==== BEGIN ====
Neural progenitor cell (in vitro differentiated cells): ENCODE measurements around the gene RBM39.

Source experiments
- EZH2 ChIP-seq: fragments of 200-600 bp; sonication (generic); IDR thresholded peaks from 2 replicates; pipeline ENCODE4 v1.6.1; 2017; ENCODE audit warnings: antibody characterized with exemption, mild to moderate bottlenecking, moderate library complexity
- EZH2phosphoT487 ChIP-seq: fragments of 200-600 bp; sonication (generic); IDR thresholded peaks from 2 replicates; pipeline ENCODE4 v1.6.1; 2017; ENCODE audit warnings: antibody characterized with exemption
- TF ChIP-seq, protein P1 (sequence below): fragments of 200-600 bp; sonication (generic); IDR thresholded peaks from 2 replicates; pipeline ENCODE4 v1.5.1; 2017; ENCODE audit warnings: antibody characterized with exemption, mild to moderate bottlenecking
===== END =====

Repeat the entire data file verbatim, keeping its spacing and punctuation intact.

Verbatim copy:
Neural progenitor cell (in vitro differentiated cells): ENCODE measurements around the gene RBM39.

Source experiments
- EZH2 ChIP-seq: fragments of 200-600 bp; sonication (generic); IDR thresholded peaks from 2 replicates; pipeline ENCODE4 v1.6.1; 2017; ENCODE audit warnings: antibody characterized with exemption, mild to moderate bottlenecking, moderate library complexity
- EZH2phosphoT487 ChIP-seq: fragments of 200-600 bp; sonication (generic); IDR thresholded peaks from 2 replicates; pipeline ENCODE4 v1.6.1; 2017; ENCODE audit warnings: antibody characterized with exemption
- TF ChIP-seq, protein P1 (sequence below): fragments of 200-600 bp; sonication (generic); IDR thresholded peaks from 2 replicates; pipeline ENCODE4 v1.5.1; 2017; ENCODE audit warnings: antibody characterized with exemption, mild to moderate bottlenecking